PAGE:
rare opportunity of furthering their professional creative development. Sounds promising. Sadly this year’s selection of works for NEW05 begs the question – new for whom?

Three years on and the NEW exhibitions continue to arouse curiosity. Since the series began at ACCA in 2003 they have attained a certain vibrancy, as commissioning new work suggests the enabling of untapped trajectories and possibilities.

Disappointingly, this year the‘commissioned’ works are reprises of work already seen in recent commercial or major public art institutions and four of the six artists have established commercial gallery affiliations. Choosing established artists is far from ‘new’ and despite the offer of a compelling exposé of individual works, an under-whelming sense of déjà vu prevails.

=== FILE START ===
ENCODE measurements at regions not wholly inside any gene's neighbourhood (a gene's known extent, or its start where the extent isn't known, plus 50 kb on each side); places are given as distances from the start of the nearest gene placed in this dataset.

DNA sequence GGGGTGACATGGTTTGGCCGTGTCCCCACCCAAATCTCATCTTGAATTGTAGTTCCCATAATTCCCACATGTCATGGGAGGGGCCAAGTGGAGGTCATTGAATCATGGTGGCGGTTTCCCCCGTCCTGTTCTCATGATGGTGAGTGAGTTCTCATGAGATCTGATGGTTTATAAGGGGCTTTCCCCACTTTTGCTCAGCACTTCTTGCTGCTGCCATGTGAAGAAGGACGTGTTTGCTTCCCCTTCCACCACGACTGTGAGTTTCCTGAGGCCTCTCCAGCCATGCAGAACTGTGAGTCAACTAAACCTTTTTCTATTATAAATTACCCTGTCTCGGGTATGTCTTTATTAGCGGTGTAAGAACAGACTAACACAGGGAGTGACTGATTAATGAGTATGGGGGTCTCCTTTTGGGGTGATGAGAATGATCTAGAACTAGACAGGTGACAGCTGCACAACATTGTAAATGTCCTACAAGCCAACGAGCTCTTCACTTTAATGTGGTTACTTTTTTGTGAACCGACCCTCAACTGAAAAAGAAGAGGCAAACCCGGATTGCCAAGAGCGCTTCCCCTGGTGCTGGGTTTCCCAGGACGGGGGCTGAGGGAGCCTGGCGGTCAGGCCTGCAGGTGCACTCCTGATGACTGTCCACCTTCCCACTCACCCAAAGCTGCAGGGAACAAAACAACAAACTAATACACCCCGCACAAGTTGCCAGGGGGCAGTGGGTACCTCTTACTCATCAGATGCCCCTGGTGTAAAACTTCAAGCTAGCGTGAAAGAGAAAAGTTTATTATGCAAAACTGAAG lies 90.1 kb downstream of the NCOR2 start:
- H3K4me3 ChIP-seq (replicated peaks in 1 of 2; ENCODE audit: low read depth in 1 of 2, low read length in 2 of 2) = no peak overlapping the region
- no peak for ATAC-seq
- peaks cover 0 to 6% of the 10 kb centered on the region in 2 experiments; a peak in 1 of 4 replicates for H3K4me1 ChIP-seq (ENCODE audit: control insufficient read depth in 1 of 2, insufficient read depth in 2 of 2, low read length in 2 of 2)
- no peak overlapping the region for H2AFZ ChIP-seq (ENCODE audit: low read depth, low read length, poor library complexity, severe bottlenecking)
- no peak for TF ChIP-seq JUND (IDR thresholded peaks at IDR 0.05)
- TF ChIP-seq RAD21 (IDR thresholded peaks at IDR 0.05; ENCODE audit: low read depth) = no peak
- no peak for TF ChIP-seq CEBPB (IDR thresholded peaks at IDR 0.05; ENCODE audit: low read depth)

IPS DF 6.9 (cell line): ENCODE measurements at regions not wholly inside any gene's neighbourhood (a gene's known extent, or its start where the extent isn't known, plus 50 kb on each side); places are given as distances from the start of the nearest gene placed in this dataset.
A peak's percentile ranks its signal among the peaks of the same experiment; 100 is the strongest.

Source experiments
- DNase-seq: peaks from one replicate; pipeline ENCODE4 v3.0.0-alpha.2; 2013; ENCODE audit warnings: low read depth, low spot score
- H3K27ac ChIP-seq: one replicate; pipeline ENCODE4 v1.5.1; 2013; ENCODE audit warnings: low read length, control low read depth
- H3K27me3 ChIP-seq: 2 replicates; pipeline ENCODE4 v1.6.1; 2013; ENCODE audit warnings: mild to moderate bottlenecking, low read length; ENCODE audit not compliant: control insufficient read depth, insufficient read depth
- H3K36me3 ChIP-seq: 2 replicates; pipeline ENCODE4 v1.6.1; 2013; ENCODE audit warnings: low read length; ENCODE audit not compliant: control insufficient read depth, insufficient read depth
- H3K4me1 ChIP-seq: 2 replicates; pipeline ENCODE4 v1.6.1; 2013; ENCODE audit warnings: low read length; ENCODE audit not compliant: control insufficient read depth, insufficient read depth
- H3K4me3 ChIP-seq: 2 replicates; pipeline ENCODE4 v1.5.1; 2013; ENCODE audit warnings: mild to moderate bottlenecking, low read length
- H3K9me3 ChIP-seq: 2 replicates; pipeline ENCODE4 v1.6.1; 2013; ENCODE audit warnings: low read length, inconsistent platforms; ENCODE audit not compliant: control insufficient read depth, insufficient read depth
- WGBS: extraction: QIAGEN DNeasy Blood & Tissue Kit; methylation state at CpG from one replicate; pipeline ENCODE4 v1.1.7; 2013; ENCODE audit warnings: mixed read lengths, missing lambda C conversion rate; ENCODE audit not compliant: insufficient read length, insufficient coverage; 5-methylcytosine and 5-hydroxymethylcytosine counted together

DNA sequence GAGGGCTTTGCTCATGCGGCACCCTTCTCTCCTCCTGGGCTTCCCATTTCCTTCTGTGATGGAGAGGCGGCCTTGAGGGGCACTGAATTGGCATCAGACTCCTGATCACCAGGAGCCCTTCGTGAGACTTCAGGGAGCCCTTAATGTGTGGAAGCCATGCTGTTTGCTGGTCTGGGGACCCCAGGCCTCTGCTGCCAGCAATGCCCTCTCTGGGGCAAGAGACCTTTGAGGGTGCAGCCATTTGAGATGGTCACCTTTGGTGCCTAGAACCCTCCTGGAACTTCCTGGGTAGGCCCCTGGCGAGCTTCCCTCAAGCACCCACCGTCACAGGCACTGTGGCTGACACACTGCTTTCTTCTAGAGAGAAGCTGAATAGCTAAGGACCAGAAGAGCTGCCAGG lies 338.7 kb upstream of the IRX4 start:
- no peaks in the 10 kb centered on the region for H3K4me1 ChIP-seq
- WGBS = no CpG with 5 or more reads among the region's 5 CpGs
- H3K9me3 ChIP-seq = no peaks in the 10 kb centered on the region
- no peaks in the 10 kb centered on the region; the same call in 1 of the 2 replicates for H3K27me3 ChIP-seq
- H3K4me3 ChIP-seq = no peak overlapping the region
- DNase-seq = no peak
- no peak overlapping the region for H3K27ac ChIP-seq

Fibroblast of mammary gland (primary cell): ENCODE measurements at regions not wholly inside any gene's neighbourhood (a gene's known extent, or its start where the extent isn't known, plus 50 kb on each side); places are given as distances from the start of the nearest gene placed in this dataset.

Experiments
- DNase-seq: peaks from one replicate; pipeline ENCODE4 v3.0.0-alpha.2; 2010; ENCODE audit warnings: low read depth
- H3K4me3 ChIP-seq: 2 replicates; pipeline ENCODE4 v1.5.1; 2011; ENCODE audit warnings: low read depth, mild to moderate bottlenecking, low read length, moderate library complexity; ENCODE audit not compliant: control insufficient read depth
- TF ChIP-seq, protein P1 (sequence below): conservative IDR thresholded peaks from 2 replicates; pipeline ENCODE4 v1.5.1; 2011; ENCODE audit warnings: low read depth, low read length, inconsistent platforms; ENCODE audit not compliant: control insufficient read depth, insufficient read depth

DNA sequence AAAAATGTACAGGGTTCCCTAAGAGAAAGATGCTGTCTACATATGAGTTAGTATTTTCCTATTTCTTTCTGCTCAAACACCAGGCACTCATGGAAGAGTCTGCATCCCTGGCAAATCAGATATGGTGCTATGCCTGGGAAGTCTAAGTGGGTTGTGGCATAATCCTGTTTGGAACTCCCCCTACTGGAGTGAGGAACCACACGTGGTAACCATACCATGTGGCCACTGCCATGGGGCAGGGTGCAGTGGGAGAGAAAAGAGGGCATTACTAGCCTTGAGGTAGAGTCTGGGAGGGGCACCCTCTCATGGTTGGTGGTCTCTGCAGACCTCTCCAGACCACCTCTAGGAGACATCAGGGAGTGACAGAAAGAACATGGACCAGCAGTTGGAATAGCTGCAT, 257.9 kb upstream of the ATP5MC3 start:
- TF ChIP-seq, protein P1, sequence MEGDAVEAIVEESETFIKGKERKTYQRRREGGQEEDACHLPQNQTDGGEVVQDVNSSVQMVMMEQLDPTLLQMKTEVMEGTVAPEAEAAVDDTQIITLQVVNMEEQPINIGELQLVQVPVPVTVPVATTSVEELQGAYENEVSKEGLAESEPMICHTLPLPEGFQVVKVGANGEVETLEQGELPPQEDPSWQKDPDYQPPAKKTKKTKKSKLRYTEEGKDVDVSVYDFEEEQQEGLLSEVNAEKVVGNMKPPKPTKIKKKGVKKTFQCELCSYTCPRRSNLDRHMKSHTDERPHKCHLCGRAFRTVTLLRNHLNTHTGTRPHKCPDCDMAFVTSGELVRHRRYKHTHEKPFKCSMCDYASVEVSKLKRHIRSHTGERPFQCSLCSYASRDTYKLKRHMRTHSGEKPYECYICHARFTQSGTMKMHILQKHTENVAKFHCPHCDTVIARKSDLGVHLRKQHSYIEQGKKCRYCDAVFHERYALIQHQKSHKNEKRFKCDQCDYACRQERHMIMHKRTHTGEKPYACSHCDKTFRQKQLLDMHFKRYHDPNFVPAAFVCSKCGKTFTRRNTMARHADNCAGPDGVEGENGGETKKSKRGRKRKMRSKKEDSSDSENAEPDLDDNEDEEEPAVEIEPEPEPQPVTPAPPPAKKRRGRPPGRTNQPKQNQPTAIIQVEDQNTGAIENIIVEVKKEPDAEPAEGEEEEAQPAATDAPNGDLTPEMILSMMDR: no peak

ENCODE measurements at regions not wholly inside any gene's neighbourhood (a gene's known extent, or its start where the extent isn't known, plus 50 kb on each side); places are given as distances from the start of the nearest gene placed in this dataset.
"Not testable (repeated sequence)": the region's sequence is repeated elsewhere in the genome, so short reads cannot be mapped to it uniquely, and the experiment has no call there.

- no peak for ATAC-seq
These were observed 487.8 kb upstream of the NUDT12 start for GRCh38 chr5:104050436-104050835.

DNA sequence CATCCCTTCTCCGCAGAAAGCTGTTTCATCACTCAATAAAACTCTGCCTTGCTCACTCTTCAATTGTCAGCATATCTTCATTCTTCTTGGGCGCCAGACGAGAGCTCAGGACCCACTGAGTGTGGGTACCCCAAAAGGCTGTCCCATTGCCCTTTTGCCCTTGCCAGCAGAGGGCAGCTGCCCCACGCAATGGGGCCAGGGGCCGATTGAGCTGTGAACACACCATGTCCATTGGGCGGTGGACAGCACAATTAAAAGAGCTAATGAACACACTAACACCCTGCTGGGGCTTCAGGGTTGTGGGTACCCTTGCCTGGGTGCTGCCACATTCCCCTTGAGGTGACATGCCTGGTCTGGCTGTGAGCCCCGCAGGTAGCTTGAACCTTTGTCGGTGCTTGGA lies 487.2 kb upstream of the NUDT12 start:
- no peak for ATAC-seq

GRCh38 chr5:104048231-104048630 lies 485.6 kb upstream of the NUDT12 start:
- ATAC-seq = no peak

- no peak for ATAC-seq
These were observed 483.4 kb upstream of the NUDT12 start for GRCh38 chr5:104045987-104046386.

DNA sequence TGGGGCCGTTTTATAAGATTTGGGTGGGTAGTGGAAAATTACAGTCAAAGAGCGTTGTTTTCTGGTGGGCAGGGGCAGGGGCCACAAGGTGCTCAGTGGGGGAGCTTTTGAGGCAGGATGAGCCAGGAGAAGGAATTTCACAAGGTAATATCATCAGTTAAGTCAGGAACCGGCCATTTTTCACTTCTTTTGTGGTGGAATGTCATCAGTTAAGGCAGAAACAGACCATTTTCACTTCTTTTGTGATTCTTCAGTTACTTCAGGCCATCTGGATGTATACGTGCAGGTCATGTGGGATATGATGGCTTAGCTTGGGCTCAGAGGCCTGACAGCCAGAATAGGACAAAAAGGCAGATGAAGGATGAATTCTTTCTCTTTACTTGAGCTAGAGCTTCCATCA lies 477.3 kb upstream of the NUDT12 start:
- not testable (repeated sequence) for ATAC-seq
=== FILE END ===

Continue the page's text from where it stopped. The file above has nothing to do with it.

Stuart Ringholt’s artist books welcome visitors to NEW05 like strange guest registers. Beneath the covers are dark personal narratives, insights into imposed pathologies, personal relationships and profoundly resonant intimacies. Ringholt plays with social paradigms, alters them and imbibes them with murmurs of introspection.

It’s slightly regrettable however that his NEW05 contribution reconfigures a smaller work seen at ACCA’s previous exhibition The Molecular History of Everything*. And there is no breakaway work here, with similar pieces seen in various exhibitions in recent years at Gertrude Contemporary Art Spaces.